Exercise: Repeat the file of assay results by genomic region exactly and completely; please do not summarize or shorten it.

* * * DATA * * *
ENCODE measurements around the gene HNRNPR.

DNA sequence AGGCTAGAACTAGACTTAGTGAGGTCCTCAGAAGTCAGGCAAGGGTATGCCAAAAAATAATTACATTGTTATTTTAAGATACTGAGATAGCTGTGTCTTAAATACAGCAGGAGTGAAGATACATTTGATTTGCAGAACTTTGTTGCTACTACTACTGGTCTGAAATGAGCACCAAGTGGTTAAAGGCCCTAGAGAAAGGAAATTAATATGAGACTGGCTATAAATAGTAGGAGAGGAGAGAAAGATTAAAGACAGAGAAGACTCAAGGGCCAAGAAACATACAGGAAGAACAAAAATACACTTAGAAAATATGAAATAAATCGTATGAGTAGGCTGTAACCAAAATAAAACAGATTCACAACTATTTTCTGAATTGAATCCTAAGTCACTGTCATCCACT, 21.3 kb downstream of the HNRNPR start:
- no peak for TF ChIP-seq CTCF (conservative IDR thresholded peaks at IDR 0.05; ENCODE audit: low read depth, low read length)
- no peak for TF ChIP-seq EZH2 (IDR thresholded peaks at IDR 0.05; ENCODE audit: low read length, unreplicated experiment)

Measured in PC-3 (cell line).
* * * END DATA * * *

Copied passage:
ENCODE measurements around the gene HNRNPR.

DNA sequence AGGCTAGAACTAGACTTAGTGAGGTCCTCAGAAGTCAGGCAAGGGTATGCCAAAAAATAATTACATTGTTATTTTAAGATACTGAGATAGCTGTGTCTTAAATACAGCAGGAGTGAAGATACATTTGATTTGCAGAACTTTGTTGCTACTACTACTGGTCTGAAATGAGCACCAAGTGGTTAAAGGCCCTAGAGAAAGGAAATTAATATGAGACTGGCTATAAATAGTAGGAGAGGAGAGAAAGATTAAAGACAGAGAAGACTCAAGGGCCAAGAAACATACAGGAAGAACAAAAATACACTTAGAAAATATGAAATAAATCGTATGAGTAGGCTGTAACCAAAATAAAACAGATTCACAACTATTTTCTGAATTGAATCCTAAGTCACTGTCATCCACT, 21.3 kb downstream of the HNRNPR start:
- no peak for TF ChIP-seq CTCF (conservative IDR thresholded peaks at IDR 0.05; ENCODE audit: low read depth, low read length)
- no peak for TF ChIP-seq EZH2 (IDR thresholded peaks at IDR 0.05; ENCODE audit: low read length, unreplicated experiment)

Measured in PC-3 (cell line).